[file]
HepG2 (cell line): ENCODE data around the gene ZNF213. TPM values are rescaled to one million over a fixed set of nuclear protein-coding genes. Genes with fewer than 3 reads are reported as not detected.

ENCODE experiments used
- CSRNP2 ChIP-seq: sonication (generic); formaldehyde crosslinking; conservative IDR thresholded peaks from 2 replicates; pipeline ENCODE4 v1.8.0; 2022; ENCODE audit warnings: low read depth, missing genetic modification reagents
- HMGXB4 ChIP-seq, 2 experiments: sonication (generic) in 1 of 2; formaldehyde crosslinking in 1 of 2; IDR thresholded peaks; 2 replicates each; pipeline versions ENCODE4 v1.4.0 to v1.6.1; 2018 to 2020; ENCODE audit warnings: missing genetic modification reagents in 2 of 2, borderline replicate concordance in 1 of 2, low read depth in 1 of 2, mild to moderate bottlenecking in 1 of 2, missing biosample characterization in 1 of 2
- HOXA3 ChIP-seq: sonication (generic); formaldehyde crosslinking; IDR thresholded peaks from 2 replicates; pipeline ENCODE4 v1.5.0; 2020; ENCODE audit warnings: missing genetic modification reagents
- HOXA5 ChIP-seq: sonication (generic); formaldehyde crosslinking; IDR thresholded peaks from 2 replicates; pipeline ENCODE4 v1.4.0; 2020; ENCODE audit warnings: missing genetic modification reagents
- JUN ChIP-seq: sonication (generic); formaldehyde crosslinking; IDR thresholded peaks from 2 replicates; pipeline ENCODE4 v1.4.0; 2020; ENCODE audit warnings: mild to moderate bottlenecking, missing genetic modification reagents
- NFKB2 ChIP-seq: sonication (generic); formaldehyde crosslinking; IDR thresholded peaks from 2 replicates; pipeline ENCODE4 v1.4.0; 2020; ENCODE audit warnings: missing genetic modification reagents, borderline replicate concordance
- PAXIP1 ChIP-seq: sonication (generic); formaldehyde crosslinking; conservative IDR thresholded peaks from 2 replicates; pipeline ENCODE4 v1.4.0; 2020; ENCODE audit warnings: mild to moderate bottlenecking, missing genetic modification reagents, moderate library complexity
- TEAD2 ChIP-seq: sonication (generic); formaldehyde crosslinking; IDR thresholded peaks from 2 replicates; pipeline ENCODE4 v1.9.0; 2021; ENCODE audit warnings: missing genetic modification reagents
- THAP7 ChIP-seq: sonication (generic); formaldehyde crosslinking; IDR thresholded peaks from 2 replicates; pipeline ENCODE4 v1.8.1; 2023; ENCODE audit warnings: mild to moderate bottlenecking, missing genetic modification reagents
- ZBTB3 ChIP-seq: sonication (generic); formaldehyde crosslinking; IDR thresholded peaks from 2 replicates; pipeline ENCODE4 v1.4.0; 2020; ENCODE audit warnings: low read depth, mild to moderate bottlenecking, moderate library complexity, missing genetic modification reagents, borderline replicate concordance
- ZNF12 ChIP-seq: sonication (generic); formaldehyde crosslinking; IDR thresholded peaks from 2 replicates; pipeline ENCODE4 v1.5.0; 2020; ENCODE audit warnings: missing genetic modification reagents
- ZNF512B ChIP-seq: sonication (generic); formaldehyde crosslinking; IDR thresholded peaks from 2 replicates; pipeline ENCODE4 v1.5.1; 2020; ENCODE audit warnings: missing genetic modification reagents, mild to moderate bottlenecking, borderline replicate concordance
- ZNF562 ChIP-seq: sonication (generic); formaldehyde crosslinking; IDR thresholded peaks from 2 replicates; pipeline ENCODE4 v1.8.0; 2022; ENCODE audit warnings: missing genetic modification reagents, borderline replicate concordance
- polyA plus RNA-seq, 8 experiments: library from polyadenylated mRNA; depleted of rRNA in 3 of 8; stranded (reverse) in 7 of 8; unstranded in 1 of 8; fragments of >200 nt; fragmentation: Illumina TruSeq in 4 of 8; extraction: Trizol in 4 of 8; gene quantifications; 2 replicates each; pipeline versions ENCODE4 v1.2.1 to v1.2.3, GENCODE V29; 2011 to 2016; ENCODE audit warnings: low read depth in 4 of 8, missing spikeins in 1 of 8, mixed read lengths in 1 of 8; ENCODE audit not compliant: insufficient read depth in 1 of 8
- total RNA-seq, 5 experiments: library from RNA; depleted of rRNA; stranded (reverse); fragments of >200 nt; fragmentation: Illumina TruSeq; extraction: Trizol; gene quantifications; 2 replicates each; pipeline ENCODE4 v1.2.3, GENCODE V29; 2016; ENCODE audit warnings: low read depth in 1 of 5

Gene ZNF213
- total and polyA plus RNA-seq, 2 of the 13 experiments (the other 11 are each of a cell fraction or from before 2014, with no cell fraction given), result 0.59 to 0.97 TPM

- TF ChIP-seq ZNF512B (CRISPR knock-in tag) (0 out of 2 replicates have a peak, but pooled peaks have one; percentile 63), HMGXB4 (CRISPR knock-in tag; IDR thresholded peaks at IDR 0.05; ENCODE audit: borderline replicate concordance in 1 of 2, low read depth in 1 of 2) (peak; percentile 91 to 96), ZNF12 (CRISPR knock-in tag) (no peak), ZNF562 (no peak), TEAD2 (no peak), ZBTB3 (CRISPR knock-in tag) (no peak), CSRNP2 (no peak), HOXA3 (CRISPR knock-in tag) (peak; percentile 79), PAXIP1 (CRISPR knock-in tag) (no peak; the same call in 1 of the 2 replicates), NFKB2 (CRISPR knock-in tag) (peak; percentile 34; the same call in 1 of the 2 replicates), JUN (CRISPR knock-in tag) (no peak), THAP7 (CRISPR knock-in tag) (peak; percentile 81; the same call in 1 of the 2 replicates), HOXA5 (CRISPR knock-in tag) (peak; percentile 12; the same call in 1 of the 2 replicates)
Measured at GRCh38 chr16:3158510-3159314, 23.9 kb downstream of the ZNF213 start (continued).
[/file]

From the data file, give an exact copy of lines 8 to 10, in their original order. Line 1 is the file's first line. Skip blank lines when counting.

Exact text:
- NFKB2 ChIP-seq: sonication (generic); formaldehyde crosslinking; IDR thresholded peaks from 2 replicates; pipeline ENCODE4 v1.4.0; 2020; ENCODE audit warnings: missing genetic modification reagents, borderline replicate concordance
- PAXIP1 ChIP-seq: sonication (generic); formaldehyde crosslinking; conservative IDR thresholded peaks from 2 replicates; pipeline ENCODE4 v1.4.0; 2020; ENCODE audit warnings: mild to moderate bottlenecking, missing genetic modification reagents, moderate library complexity
- TEAD2 ChIP-seq: sonication (generic); formaldehyde crosslinking; IDR thresholded peaks from 2 replicates; pipeline ENCODE4 v1.9.0; 2021; ENCODE audit warnings: missing genetic modification reagents